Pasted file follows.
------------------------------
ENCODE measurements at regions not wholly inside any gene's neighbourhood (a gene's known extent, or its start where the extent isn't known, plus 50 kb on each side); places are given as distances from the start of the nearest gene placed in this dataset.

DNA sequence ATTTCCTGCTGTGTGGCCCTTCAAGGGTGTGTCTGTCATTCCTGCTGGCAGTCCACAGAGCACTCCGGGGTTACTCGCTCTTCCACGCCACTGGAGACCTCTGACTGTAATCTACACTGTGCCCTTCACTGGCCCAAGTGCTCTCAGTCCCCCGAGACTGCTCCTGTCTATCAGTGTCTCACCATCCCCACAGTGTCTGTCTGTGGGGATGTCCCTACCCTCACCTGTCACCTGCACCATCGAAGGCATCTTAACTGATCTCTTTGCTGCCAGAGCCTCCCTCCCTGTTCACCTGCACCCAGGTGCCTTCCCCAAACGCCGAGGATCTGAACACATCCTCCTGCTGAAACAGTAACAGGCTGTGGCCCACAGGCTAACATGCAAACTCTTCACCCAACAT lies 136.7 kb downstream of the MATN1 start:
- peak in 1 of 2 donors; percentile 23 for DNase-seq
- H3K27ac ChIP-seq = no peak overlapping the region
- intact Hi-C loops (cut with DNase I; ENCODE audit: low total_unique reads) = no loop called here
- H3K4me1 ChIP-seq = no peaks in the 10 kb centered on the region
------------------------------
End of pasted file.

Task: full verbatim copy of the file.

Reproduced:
ENCODE measurements at regions not wholly inside any gene's neighbourhood (a gene's known extent, or its start where the extent isn't known, plus 50 kb on each side); places are given as distances from the start of the nearest gene placed in this dataset.

DNA sequence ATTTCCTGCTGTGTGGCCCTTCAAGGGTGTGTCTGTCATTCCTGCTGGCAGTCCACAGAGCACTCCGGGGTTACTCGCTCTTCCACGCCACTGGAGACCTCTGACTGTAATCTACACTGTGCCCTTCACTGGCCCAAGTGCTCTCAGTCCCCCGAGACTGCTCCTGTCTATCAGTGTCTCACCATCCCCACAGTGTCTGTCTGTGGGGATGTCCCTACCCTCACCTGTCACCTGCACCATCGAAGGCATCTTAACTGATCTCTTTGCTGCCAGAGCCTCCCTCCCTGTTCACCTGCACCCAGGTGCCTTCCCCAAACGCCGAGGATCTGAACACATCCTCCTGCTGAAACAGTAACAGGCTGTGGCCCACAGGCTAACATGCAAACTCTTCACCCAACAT lies 136.7 kb downstream of the MATN1 start:
- peak in 1 of 2 donors; percentile 23 for DNase-seq
- H3K27ac ChIP-seq = no peak overlapping the region
- intact Hi-C loops (cut with DNase I; ENCODE audit: low total_unique reads) = no loop called here
- H3K4me1 ChIP-seq = no peaks in the 10 kb centered on the region